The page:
Did you read anything David Remer said? Nowhere did he say ANYTHING hinting that he was a supporter of W or the Rebublican establishment in general. He talked about political strategy and what the Dems have to do in order to strengthen their party, and in my opinion, he is absolutely correct. There is no honorable alternative to the two reigning parties in American politics, and to say “he is against the dems, he must be for the reps” is totally off base.

It’s an incumbency issue, and considering the Leiberman vs. Lamont battle here in CT, i hope nationwide the incumbents get shaken up and get their act together.

Posted by: Greg at July 20, 2006 12:07 PM
Comment #169150

David Remer,
You make some very valid points but look past the ethics of the Republican leadership(especially Rove). I agree that Gingrich, Rove, Chaney, Delay and others do have brilliant minds but I would be unwilling to follow any political leadership with their ethically lacking values. They are masters of deception and unfortunetly the voters of this country fall for it time and time again.
One thing you failed to mention that has brought the Republican party to power and will make it difficult to displace them is there successful redistricting of congress throughout the country. An example is here in Michigan where the majority of our Representatives in the House are Republicans even though both our Senators and Governor are Democrats.
I don’t think a majority of voters agree with the Republican platform or their philosophy as you say. It is the gerrymandering of the congressional districts and the “brilliance” of
Rove and Co. that make it appear that way.

Posted by: mark at July 20, 2006 12:12 PM
Comment #169168

I think it’s nonsense to say that what Democrats need are more snappy phrases and focus-grouped campaigns. What we need is to have a compelling story that America can be a part of.

For the Republicans, it was beating back the forces of bureaucratic intrusion, giving greater prosperity to America and defending America from attack. Unfortunately for them, the story they’re telling and the story people are piecing together from their observations of the GOP’s actual behavior are diverging.

What the Democrats need to do is create a similar story, not necessarily a similar approach. We need to emphasize a commitment to government that works, to politics that reflects the people it represents rather than just the party line. We need to make it clear that regardless of the Republican propaganda, we’re committed to this nation’s defense and security.

Most importantly, we need to make clear the extent of our commitment to making America an example of what can go right about a democracy, not a sad example of a nation that’s struck a cowardly bargain to buy its safety at the expense of its freedom.

People won’t remember many of the details of what we say or do, but they will remember the overall sense of what we stand for.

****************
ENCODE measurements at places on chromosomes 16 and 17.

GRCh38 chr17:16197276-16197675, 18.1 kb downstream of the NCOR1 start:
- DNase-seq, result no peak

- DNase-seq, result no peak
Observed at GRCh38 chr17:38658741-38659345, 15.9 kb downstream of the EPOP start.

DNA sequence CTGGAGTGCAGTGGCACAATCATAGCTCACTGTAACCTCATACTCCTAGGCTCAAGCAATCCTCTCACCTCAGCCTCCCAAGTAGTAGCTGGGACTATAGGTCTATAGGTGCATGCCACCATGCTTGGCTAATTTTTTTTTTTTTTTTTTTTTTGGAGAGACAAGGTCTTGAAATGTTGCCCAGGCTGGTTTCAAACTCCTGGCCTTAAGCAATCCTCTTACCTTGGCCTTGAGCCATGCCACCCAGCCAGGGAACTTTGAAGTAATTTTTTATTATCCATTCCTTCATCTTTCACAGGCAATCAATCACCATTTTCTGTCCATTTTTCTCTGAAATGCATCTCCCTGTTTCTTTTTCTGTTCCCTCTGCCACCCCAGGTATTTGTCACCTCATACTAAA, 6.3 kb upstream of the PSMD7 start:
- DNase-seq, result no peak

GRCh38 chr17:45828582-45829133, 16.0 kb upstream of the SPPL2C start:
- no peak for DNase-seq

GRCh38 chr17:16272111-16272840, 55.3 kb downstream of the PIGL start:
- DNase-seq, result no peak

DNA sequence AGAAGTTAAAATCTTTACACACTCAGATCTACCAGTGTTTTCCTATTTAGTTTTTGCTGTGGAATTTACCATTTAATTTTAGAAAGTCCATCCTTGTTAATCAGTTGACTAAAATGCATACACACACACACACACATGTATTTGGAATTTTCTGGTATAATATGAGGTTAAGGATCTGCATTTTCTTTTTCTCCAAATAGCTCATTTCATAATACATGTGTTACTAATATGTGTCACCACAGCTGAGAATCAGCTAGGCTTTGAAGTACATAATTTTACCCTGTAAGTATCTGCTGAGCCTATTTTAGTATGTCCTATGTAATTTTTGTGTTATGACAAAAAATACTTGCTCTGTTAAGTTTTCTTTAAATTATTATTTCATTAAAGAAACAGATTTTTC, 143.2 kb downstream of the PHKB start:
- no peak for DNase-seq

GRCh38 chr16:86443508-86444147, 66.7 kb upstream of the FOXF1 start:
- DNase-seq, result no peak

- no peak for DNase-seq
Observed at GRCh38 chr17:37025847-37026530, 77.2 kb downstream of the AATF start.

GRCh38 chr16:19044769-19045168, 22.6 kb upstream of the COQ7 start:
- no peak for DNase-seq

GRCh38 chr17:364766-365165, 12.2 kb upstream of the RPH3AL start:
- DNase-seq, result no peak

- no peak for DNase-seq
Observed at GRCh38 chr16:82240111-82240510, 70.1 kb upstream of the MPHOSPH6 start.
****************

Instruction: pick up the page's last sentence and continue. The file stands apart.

Posted by: Stephen Daugherty at July 20, 2006 12:57 PM
Comment #169179

—PlayNice—I am afraid with all the acid they
sputter out, it would take a silver bullet
before you close the coffin!

Posted by: DAVID at July 20, 2006 1:19 PM
Comment #169184

Stephen Daugherty— I like your dignified commentary, I believe all the Democrats an some
other people would do well to read your post for a second time an take those words to heart, nice work.
I would love to see some other people making
posts here, even myself write with less negative, an
disrespectful posts, anyway it’s a good read!

Posted by: DAVID at July 20, 2006 1:37 PM
Comment #169191

Stephen, good article. Last post — Fantastic!!! I couldn’t agree more.

Posted by: Adrienne at July 20, 2006 2:06 PM
Comment #169194

Mark, I didn’t say Democrats should hire Karl Rove. I said they need to discover his brilliance within their own ranks, and follow tried and true methods of campaign strategy that Rove adhered to, such as having the party speak with one voice, and operate from one platform, and focus on one set of issues and not allow others to derail them.

I never advocated Rove’s weaknesses and deceptions, and my words didn’t even imply that. Reread what was said. Take in the words and their context.

Posted by: David R. Remer at July 20, 2006 2:20 PM
Comment #169203

http://offload1.icculus.org/~chunky/images/random/GODvsBUSH.gif

Never mind, click that ^^^ or copy it into your address bar.

Posted by: Neil at July 20, 2006 2:49 PM
Comment #169212

I think bush lets his religious views get in the way alot. I know, thats a breaking news moment but seriously. He thinks its morally wrong. By his religion it is. But the research could help thousands, even millions if they could actually do it. And I am always the one to say “I can’t wait until 2008” But really all the people in politics are just recycled. We need a NEW group or nothing will change. As it stands now, I have learned something from the pres. Killing and torturing innocent civilians, even children is okay because there is a miniscule chance they are terrorists, but using unclaimed embryos is wrong. I got it. Embryos are more significant then living people. Thanks for the lesson!

Posted by: Karen at July 20, 2006 3:16 PM
Comment #169215

S.D.,
Louis Quatorze had plenty of money, he was not shy about taxation, so “the petit princes held out their hands, and the grand Princes, Charles2 especially, held out their hats.” He hired armies by paying these princes a set fee for a number of troops. They provided the troops to him, and paid them almost nothing.

GWBush is ruining our country with debt, the war in NO OIL AFghanistan is being neglected, and

if the judiciary gets packed with people who think that signing statements ARE law, Posted by: Rob Cottrell at July 19, 2006 09:39 PM
The judiciary put GWBush in power in the first place. They are his people. Election maps in Florida showing Duval, Martin, and Seminole counties in the red column are particularly irritating cases of Bush Family Fraud.

Posted by: ohrealy at July 20, 2006 3:23 PM
Comment #169217

Good point, Karen!

Did anyone view that image that I linked 3 posts ago?